Red-tail’s nature preserves are sanctuaries for wildlife and special places where people enjoy a wilderness experience.
Following our preserves’ rules allows plants, wildlife, and unique natural landscapes to exist for generations to come.
Before visiting, please review the nature preserve rules and Frequently Asked Questions. If there are maintenance issues, please contact us.
Frequently Asked Questions
The top priority of a nature preserve is supporting and preserving the health of an ecosystem and the plants and wildlife within. The habitats in nature preserves are protected so plants and wildlife can live in an undisturbed sanctuary. Preserves offer a visitor a wilderness experience. By comparison, the priority of a park is generally recreation and often has more visitor amenities.
The trail map which shows Red-tail’s nature preserve trails is available for viewing and download on our website. Copies of the trail map can be picked up at our office or requested to be mailed. Most nature preserves have trailhead signs with a map of trails.
Visiting a Red-tail preserve is a taste of wilderness. Nearly all of Red-tail’s trails are natural paths with no paving or alteration. Trails are regularly trimmed or mowed to keep the path clear, though some remain narrow. Plants may droop onto paths.
Red-tail protects vital, biodiverse habitats which include wetlands and wetland forests. After rain, trails may be muddy or temporarily submerged in water. Whenever possible, please use boardwalks. To protect sensitive plants you may not see, do not walk off trail. Walk through the puddles.
If you can step over blockage, we welcome you to continue your exploration. Going off trails to walk around blocked areas can create unplanned paths which may crush sensitive native plants and increase soil erosion.
If the trail is impassable or the blockage results in dangerous conditions, please call our office (765) 288-2587 or take a photo and email info@ForTheLand.org.
Dogs are welcome at Red-tail’s nature preserves, but must be leashed at all times. This protects plant and wildlife communities and helps other preserve visitors feel safe. All dog waste must be picked up and packed out. Red-tail does not have staff that pick up poop bags left on the side of trails.
All of Red-tail’s public preserves are free and open to the public daily from dawn to dusk.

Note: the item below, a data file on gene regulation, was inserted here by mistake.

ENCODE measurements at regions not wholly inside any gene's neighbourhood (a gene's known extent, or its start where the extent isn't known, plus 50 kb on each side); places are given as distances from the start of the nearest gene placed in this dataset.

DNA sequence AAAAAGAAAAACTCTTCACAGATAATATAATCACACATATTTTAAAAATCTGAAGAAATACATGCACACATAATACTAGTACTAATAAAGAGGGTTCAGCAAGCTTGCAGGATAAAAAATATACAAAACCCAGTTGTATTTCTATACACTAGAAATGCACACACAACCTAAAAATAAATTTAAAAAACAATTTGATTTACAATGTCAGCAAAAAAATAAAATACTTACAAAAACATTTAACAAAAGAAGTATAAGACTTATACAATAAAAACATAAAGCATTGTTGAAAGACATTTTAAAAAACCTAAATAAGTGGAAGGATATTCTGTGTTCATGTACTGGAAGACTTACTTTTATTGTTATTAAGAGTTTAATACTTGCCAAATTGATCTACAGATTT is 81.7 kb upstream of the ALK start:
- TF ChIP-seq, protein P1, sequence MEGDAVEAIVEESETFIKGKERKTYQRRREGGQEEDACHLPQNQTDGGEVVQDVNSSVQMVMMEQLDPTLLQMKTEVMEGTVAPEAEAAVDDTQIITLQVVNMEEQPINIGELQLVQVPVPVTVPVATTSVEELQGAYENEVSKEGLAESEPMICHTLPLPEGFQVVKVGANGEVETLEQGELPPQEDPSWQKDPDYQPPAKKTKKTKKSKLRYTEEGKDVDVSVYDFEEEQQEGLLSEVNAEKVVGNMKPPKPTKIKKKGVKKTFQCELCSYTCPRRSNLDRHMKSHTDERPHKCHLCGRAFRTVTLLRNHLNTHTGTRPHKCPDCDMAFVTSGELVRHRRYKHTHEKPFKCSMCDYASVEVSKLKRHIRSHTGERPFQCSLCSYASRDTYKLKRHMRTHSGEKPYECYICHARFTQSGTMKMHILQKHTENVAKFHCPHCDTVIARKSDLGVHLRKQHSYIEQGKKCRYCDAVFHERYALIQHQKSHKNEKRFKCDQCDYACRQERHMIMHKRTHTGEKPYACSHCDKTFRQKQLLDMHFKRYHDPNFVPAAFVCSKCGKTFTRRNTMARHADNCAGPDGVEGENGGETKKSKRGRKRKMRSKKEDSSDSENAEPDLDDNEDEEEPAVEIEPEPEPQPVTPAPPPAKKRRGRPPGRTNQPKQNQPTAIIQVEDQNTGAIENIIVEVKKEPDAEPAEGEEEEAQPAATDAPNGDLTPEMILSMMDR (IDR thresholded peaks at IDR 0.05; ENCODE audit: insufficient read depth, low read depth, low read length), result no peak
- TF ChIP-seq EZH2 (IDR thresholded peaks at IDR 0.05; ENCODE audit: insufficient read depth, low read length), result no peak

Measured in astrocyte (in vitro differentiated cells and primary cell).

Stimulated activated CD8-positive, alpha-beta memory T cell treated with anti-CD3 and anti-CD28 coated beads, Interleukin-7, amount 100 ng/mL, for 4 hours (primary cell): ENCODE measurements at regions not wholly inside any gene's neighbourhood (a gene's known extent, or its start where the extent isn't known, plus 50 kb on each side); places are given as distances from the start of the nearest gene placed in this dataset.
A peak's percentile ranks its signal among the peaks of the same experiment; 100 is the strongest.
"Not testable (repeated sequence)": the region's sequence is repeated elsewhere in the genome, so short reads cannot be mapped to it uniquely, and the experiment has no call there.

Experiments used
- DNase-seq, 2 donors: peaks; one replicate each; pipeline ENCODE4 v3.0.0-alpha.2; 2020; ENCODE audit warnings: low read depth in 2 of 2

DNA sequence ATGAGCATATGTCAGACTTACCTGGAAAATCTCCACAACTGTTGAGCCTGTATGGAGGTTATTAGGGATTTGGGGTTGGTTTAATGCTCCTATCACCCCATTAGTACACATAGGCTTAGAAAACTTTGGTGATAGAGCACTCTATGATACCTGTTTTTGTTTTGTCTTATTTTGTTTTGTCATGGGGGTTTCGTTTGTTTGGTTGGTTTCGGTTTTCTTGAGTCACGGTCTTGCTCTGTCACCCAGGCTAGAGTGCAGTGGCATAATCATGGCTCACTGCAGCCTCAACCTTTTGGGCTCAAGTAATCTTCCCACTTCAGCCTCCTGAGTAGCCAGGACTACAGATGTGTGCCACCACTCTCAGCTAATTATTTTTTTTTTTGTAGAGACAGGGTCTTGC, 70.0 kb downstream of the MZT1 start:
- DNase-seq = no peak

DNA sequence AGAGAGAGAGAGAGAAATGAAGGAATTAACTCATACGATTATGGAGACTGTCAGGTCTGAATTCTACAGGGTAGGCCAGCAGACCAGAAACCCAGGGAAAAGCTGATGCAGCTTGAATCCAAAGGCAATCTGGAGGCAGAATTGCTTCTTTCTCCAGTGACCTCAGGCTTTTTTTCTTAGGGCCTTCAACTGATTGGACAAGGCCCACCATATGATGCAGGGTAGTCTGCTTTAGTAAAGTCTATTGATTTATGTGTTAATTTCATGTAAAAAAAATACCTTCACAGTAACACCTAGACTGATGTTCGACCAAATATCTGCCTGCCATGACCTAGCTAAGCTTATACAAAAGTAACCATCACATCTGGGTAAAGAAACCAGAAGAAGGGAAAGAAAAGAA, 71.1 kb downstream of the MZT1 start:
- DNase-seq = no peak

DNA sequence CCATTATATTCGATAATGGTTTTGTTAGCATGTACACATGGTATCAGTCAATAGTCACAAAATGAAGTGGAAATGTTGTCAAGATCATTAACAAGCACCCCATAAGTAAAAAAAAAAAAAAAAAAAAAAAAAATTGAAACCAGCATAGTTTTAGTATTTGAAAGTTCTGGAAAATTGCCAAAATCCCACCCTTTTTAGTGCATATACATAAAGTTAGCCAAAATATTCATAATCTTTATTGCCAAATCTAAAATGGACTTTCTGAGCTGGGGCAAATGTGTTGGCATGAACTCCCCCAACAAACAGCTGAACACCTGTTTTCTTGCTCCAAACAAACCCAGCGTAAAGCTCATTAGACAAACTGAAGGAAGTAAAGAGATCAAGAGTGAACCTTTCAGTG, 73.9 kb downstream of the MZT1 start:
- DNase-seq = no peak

Hunting, fishing, or collecting is prohibited on all Red-tail nature preserves. This includes picking plants, mushrooms, rocks, or removing any wildlife from the habitat (including insects). All parts of the ecosystem are critical to habitat health.
There are limited hunting permits available for select sites. No permits are available at this time.
Youth groups, school classes, walking groups or any other non-commercial groups are welcome to hold activities. Reservations or fees are not required. All groups and activities must follow visitor guidelines and preserve rules. Additionally, sections of a trail may not be closed off, even temporarily, to other visitors.
No. Releasing domestic or wild animals into our nature preserves is not permitted. Introducing new animals, even wild ones you caught in other areas, disturbes the balance of a healthy ecosystem. If you have possession of wildlife, visit https://www.in.gov/dnr/fish-and-wildlife/wildlife-resources/orphaned-and-injured-animals/.
To minimize impact on habitats, there are no restroom facilities of any kind of water fountains at any public Red-tail nature preserve.
Please help maintain these sanctuaries in their natural state. Please contact us if there are management issues.
- Open from sunrise to sunset
- Always stay on the trail
- Pets must remain on a leash
- All trash and dog waste must be packed out
- Plants and wildlife must be left undisturbed
- Placement of geocaches by permission only
- Hunting, fishing, trapping, camping, horseback riding, cycling and vehicles of all kind are strictly prohibited
- No releasing domestic or wild animals